outspoken; and in his 'Pensées de l'Interpretation de la Nature' he declared plainly that the doctrine of the mutability of species and of their descent from a common prototype was, if not an established truth, at any rate a legitimate and a necessary working hypothesis for all future biological investigation.
The most interesting and most explicit passage on the subject in the 'Pensées' has, so far as I know, been noted by no English writer; and I therefore translate it without abridgment. "It seems" says Diderot, "that nature has taken pleasure in varying the same mechanism in a thousand different ways. She never abandons any class of her creations before she has multiplied the individuals of it in as many different forms as possible. When one looks out upon the animal kingdom and notes how, among the quadrupeds, all have functions and parts—especially the internal parts—entirely similar to those of another quadruped, would not any one readily believe (ne croirait-on pas volontiers) that there was never but one original animal, prototype of all animals, of which Nature has merely lengthened or shortened, transformed, multiplied or obliterated, certain organs? Imagine the fingers of the hand united and the substance of the nails so abundant that, spreading out and swelling, it envelops the whole—and in place of the human hand you have the foot of a horse. When one sees how the successive metamorphoses of the envelope of the prototype—whatever it may have been—proceed by insensible degrees through one kingdom of Nature after another, and people the confines of the two kingdoms (if it is permissible to speak of confines where there is no real division)—and people, I say, the confines of the two kingdoms with beings of an uncertain and ambiguous character, stripped in large part of the forms, qualities and functions of the one and invested with the forms, qualities and functions of the other—who then would not feel himself impelled to the belief that there has been but a single first being, prototype of all beings? But whether this philosophic conjecture be admitted as true with Doctor Baumann [Maupertuis], or rejected as false with M. de Buffon, it can not be denied that we must needs embrace it (on ne niera pas qu il faille l'embrasser) as a hypothesis essential to the progress of experimental science, to that of a rational philosophy, to the discovery and to the explanation of the phenomena of organic life" (op. cit., XII.). If the rest of the passage left any uncertainty as to the precise nature of the hypothesis that Diderot had in mind, the reference to Maupertuis and Buffon would make his meaning unmistakable.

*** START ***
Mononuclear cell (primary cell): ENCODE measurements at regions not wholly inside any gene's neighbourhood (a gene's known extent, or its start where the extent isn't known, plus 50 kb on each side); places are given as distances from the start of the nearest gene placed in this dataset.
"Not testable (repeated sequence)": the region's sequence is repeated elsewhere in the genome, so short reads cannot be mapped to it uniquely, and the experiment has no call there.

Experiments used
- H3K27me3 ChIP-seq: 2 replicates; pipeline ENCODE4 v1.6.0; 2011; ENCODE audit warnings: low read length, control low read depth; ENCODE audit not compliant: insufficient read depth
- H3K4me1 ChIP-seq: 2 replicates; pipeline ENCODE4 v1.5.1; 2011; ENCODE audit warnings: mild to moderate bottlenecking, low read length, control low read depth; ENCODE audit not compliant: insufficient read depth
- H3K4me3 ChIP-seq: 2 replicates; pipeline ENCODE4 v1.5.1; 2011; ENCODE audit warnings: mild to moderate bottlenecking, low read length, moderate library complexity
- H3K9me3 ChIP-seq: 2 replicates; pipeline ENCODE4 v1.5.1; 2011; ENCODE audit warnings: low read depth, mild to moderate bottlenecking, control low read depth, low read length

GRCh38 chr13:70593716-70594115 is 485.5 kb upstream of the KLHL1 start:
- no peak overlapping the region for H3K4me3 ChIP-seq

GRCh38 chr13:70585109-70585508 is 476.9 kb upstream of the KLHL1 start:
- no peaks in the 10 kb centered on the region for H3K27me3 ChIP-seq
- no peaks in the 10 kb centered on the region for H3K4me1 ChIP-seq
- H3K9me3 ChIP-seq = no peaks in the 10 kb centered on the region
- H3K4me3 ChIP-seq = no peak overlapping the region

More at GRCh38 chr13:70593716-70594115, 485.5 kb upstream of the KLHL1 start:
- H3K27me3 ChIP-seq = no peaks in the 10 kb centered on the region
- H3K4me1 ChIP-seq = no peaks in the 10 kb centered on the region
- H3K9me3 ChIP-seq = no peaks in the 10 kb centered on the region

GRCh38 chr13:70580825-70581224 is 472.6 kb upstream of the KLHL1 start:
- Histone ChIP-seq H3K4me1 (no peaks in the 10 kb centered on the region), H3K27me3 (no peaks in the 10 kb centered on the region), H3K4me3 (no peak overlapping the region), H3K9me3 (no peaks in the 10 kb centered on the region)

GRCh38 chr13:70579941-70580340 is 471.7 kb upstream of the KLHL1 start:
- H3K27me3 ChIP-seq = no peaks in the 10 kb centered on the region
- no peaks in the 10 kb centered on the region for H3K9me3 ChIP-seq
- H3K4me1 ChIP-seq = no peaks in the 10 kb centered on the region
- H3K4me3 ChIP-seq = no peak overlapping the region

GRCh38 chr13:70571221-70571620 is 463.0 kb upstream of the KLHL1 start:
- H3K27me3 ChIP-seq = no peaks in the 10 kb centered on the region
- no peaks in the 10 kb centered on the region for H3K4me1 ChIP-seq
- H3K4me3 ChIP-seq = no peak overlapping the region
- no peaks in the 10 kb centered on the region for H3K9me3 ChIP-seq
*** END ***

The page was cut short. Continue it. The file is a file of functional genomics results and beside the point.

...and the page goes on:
- Osborn cites only another and less explicit passage from Diderot; and Mr. John Morley ('Diderot and the Encyclopædists'), although he notes a hint of the idea of natural selection in the 'Lettre sur les Aveugles' (1749), says nothing about the marked evolutionism of the 'Pensées de l'Interprétation de la Nature.'